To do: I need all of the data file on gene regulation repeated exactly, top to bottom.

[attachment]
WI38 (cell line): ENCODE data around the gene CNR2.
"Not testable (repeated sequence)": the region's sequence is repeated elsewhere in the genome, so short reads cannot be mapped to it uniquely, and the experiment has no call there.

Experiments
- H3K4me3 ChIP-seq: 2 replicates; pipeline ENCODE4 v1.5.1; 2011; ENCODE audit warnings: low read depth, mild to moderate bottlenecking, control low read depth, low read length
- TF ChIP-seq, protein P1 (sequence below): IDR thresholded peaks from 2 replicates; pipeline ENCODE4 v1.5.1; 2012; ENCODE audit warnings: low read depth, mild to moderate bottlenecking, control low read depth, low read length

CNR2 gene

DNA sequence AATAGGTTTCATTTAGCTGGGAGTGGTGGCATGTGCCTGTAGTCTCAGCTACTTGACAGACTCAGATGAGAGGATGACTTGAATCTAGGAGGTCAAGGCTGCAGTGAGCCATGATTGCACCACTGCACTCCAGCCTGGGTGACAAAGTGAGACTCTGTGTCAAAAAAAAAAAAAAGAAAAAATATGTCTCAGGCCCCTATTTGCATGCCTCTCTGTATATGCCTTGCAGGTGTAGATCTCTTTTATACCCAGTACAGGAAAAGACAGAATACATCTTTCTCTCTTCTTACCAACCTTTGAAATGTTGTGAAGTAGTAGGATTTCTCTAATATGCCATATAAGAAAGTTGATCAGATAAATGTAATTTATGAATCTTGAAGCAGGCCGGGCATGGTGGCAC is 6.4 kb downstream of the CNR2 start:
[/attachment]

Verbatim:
WI38 (cell line): ENCODE data around the gene CNR2.
"Not testable (repeated sequence)": the region's sequence is repeated elsewhere in the genome, so short reads cannot be mapped to it uniquely, and the experiment has no call there.

Experiments
- H3K4me3 ChIP-seq: 2 replicates; pipeline ENCODE4 v1.5.1; 2011; ENCODE audit warnings: low read depth, mild to moderate bottlenecking, control low read depth, low read length
- TF ChIP-seq, protein P1 (sequence below): IDR thresholded peaks from 2 replicates; pipeline ENCODE4 v1.5.1; 2012; ENCODE audit warnings: low read depth, mild to moderate bottlenecking, control low read depth, low read length

CNR2 gene

DNA sequence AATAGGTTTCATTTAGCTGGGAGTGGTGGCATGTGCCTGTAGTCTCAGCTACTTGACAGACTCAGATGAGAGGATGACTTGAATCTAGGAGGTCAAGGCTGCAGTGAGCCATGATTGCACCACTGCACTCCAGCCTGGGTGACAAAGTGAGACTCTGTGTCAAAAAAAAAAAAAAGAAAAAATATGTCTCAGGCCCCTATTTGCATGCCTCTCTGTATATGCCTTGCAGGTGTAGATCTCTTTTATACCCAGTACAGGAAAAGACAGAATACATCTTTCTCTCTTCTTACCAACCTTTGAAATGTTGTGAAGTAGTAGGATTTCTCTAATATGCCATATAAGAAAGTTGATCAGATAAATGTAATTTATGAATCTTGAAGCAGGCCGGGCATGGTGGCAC is 6.4 kb downstream of the CNR2 start: